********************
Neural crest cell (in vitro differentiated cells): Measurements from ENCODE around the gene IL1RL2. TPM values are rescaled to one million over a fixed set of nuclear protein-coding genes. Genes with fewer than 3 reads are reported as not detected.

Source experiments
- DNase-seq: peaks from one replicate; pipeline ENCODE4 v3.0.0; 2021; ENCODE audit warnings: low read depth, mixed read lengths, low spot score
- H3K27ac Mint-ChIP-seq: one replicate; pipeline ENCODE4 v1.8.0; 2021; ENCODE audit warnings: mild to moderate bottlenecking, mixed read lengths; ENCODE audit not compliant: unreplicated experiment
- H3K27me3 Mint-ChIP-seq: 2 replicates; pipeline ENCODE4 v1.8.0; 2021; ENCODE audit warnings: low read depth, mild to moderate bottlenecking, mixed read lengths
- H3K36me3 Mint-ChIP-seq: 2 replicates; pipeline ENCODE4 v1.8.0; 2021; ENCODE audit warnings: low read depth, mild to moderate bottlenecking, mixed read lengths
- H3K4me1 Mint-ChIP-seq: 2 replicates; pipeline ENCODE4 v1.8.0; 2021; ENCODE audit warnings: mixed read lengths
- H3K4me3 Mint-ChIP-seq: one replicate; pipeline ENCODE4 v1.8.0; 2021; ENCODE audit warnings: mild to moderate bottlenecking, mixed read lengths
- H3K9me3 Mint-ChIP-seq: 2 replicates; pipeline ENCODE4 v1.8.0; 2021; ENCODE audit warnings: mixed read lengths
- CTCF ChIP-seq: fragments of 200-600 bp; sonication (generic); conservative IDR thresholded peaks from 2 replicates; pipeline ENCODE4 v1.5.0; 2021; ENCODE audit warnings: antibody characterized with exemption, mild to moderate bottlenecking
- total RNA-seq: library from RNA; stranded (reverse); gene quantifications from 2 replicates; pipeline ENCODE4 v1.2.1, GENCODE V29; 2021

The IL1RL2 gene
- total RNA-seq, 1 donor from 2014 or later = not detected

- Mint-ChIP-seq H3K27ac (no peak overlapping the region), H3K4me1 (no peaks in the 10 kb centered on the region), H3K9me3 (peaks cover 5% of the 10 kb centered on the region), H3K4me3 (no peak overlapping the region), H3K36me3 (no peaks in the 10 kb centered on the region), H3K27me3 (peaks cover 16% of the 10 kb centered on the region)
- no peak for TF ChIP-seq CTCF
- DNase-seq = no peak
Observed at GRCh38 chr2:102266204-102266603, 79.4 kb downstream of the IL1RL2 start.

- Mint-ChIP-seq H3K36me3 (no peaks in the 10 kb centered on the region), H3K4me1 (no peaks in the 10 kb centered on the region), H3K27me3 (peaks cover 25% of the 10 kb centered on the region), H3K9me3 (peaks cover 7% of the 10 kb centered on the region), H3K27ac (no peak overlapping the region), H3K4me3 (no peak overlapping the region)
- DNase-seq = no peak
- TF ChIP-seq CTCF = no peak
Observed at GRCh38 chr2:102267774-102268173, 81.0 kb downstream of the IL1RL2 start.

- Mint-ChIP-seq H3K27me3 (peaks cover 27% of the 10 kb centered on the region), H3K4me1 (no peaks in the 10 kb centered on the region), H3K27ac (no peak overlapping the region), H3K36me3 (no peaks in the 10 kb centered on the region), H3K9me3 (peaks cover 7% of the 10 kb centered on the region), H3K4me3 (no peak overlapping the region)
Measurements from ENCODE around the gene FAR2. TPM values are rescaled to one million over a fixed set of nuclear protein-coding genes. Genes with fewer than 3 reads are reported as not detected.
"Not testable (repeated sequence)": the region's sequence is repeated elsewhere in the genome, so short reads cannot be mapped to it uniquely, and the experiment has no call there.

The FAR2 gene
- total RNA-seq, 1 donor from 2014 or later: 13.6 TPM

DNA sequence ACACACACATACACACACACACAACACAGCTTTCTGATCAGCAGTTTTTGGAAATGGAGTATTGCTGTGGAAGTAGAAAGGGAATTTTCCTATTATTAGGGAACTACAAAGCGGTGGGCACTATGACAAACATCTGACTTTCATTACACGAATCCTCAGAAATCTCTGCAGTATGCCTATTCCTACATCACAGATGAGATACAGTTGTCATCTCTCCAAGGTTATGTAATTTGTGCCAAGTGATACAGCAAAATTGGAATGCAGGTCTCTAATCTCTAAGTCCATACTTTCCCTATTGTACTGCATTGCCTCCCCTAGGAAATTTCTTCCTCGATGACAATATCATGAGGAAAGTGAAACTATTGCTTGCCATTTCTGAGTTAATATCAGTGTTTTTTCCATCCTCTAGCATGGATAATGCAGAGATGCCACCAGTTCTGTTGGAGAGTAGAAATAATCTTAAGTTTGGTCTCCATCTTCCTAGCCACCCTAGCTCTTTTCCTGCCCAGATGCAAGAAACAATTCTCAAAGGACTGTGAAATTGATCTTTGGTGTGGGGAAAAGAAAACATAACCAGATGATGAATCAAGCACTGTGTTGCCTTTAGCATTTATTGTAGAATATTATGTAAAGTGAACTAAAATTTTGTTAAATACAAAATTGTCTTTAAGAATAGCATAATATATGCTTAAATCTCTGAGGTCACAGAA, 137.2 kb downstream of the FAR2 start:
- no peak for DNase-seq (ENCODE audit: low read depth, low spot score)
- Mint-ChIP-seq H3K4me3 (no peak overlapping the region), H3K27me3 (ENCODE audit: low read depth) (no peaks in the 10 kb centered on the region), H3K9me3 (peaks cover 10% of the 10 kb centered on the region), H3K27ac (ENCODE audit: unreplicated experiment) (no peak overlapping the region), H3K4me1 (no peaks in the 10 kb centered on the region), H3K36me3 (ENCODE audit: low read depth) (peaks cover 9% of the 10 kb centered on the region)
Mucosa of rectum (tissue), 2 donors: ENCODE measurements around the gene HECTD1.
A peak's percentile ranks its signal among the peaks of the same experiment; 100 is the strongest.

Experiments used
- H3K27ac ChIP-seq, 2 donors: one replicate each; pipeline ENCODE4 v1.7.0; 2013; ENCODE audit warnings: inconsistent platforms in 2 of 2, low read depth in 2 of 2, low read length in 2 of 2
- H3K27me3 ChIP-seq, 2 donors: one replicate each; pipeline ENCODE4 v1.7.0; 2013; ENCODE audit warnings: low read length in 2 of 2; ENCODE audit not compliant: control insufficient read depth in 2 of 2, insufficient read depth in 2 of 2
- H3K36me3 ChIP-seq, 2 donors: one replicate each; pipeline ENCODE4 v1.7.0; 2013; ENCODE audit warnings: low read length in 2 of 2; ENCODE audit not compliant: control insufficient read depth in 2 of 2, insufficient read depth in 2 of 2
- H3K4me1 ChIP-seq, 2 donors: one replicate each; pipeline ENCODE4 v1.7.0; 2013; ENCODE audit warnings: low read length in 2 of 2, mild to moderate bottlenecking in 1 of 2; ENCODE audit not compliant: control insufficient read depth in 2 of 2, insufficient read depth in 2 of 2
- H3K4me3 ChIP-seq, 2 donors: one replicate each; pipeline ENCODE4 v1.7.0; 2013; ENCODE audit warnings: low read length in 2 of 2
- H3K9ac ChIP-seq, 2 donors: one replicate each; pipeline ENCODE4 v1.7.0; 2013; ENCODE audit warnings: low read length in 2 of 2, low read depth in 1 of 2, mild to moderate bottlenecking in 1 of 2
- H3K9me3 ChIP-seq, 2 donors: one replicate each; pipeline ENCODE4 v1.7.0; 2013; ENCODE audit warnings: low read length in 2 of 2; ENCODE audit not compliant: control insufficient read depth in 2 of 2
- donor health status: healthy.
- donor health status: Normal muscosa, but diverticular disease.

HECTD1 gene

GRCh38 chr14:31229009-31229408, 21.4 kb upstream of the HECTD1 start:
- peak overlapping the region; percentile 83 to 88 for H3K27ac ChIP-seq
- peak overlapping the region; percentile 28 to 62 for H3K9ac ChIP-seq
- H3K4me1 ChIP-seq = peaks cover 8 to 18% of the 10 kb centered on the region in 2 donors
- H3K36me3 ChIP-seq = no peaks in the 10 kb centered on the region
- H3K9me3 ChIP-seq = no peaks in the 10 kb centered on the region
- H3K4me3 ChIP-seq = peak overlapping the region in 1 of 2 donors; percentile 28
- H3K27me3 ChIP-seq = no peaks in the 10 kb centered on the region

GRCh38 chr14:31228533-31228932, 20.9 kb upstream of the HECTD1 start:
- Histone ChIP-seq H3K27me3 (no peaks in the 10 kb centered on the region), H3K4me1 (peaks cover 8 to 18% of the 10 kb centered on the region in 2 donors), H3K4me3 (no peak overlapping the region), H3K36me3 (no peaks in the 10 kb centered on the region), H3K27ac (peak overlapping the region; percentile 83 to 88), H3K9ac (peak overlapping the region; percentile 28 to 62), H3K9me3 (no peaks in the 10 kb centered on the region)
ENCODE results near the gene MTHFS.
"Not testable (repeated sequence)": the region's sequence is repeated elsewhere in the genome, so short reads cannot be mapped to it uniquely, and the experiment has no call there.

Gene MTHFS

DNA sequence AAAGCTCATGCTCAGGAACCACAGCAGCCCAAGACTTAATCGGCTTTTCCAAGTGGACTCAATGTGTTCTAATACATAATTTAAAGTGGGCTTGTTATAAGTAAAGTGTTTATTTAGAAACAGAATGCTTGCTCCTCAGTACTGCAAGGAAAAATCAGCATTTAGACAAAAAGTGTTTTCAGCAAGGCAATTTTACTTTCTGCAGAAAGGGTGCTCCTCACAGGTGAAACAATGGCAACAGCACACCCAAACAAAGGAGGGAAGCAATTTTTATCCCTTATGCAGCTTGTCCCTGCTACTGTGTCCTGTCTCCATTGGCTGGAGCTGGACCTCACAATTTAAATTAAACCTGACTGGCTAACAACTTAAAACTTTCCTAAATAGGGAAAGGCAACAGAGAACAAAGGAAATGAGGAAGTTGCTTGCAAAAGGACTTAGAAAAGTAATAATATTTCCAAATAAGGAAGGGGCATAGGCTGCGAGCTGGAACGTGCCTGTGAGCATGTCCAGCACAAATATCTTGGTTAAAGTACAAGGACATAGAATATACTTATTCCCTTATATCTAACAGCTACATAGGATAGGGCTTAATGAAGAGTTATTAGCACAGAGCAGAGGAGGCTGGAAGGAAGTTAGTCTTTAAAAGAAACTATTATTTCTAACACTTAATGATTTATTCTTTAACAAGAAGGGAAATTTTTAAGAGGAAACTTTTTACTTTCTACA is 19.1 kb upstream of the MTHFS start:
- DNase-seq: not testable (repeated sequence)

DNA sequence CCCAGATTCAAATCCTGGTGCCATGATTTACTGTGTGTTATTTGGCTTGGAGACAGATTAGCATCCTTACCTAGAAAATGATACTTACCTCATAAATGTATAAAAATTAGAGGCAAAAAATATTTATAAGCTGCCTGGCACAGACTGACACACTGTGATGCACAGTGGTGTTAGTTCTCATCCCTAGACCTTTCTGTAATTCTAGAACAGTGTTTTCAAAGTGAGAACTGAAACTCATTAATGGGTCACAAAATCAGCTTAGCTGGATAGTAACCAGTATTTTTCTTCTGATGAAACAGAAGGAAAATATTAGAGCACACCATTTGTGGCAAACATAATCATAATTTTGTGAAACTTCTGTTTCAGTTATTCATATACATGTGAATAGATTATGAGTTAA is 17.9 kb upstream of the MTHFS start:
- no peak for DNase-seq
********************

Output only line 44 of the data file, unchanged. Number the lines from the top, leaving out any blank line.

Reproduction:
- peak overlapping the region; percentile 83 to 88 for H3K27ac ChIP-seq